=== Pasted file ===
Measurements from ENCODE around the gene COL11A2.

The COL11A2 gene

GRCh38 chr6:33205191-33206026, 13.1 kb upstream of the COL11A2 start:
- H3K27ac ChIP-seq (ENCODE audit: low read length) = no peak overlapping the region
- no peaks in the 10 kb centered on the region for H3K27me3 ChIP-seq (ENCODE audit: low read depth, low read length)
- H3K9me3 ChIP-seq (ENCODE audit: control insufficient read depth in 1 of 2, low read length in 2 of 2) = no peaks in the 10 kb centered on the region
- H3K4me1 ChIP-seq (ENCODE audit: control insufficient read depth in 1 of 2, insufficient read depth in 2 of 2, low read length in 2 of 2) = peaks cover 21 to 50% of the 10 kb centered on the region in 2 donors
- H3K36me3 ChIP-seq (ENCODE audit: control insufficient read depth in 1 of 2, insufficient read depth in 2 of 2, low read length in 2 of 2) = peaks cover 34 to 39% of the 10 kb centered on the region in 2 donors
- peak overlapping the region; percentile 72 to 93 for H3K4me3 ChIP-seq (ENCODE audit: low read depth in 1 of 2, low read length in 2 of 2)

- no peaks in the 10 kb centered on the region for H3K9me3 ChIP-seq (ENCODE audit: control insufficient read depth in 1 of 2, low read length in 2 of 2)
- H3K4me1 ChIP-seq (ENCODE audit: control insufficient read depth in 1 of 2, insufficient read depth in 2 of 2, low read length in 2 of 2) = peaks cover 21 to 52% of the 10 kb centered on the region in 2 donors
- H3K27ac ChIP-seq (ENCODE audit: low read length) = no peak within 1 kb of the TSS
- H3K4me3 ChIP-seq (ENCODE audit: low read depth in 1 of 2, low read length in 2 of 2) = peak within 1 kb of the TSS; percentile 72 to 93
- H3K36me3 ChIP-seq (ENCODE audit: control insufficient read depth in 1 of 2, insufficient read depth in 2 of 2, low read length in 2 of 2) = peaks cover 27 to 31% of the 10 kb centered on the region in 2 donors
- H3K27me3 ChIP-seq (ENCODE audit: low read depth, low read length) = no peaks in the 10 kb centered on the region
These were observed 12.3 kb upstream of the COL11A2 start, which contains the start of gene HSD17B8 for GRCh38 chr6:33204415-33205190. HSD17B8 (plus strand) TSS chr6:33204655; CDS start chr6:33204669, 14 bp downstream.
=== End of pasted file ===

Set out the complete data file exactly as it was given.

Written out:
Measurements from ENCODE around the gene COL11A2.

The COL11A2 gene

GRCh38 chr6:33205191-33206026, 13.1 kb upstream of the COL11A2 start:
- H3K27ac ChIP-seq (ENCODE audit: low read length) = no peak overlapping the region
- no peaks in the 10 kb centered on the region for H3K27me3 ChIP-seq (ENCODE audit: low read depth, low read length)
- H3K9me3 ChIP-seq (ENCODE audit: control insufficient read depth in 1 of 2, low read length in 2 of 2) = no peaks in the 10 kb centered on the region
- H3K4me1 ChIP-seq (ENCODE audit: control insufficient read depth in 1 of 2, insufficient read depth in 2 of 2, low read length in 2 of 2) = peaks cover 21 to 50% of the 10 kb centered on the region in 2 donors
- H3K36me3 ChIP-seq (ENCODE audit: control insufficient read depth in 1 of 2, insufficient read depth in 2 of 2, low read length in 2 of 2) = peaks cover 34 to 39% of the 10 kb centered on the region in 2 donors
- peak overlapping the region; percentile 72 to 93 for H3K4me3 ChIP-seq (ENCODE audit: low read depth in 1 of 2, low read length in 2 of 2)

- no peaks in the 10 kb centered on the region for H3K9me3 ChIP-seq (ENCODE audit: control insufficient read depth in 1 of 2, low read length in 2 of 2)
- H3K4me1 ChIP-seq (ENCODE audit: control insufficient read depth in 1 of 2, insufficient read depth in 2 of 2, low read length in 2 of 2) = peaks cover 21 to 52% of the 10 kb centered on the region in 2 donors
- H3K27ac ChIP-seq (ENCODE audit: low read length) = no peak within 1 kb of the TSS
- H3K4me3 ChIP-seq (ENCODE audit: low read depth in 1 of 2, low read length in 2 of 2) = peak within 1 kb of the TSS; percentile 72 to 93
- H3K36me3 ChIP-seq (ENCODE audit: control insufficient read depth in 1 of 2, insufficient read depth in 2 of 2, low read length in 2 of 2) = peaks cover 27 to 31% of the 10 kb centered on the region in 2 donors
- H3K27me3 ChIP-seq (ENCODE audit: low read depth, low read length) = no peaks in the 10 kb centered on the region
These were observed 12.3 kb upstream of the COL11A2 start, which contains the start of gene HSD17B8 for GRCh38 chr6:33204415-33205190. HSD17B8 (plus strand) TSS chr6:33204655; CDS start chr6:33204669, 14 bp downstream.